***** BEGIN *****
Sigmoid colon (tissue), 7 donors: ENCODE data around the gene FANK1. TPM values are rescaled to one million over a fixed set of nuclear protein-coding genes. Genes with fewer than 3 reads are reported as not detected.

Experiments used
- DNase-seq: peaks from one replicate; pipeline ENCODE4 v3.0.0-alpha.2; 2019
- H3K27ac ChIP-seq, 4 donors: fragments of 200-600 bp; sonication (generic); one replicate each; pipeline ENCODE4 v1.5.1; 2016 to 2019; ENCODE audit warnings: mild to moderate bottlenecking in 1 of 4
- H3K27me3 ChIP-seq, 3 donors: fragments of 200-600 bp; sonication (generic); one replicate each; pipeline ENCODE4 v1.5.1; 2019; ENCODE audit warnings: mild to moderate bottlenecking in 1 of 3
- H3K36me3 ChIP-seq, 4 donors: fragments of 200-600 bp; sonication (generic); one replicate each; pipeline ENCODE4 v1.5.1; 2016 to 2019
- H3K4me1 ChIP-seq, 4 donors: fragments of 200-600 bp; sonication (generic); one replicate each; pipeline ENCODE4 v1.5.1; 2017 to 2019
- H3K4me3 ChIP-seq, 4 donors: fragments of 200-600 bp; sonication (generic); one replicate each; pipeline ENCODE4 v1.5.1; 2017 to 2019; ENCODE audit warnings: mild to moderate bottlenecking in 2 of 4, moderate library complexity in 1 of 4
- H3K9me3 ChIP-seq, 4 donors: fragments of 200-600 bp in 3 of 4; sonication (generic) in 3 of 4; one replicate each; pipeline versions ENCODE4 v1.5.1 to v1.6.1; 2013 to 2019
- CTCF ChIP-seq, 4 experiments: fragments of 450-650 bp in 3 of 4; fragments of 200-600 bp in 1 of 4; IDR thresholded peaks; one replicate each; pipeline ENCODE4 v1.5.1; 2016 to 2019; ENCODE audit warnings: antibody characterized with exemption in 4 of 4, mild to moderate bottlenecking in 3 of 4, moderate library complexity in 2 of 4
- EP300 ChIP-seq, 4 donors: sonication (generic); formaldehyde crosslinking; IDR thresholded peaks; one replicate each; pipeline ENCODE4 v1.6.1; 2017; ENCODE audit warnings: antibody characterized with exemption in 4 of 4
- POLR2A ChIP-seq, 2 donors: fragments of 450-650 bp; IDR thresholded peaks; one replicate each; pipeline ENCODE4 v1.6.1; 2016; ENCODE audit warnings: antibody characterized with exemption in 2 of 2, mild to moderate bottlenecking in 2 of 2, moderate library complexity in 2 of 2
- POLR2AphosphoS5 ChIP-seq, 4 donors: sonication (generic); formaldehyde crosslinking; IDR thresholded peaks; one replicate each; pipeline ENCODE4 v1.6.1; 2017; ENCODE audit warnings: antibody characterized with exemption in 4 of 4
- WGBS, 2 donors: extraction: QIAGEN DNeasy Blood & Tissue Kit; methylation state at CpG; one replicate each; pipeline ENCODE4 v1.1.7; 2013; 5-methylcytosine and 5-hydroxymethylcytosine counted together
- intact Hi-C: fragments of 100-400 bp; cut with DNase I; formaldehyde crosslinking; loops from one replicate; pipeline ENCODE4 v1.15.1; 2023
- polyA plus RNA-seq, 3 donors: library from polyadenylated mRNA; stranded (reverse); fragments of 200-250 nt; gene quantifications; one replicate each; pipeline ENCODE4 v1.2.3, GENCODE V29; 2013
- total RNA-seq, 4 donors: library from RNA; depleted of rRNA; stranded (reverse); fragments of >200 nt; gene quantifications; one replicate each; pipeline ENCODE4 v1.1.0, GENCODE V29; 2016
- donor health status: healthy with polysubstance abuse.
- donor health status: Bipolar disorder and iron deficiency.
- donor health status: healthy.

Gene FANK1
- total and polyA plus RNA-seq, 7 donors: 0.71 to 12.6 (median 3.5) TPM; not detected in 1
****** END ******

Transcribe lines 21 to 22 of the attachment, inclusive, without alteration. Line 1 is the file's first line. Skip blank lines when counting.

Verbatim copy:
Gene FANK1
- total and polyA plus RNA-seq, 7 donors: 0.71 to 12.6 (median 3.5) TPM; not detected in 1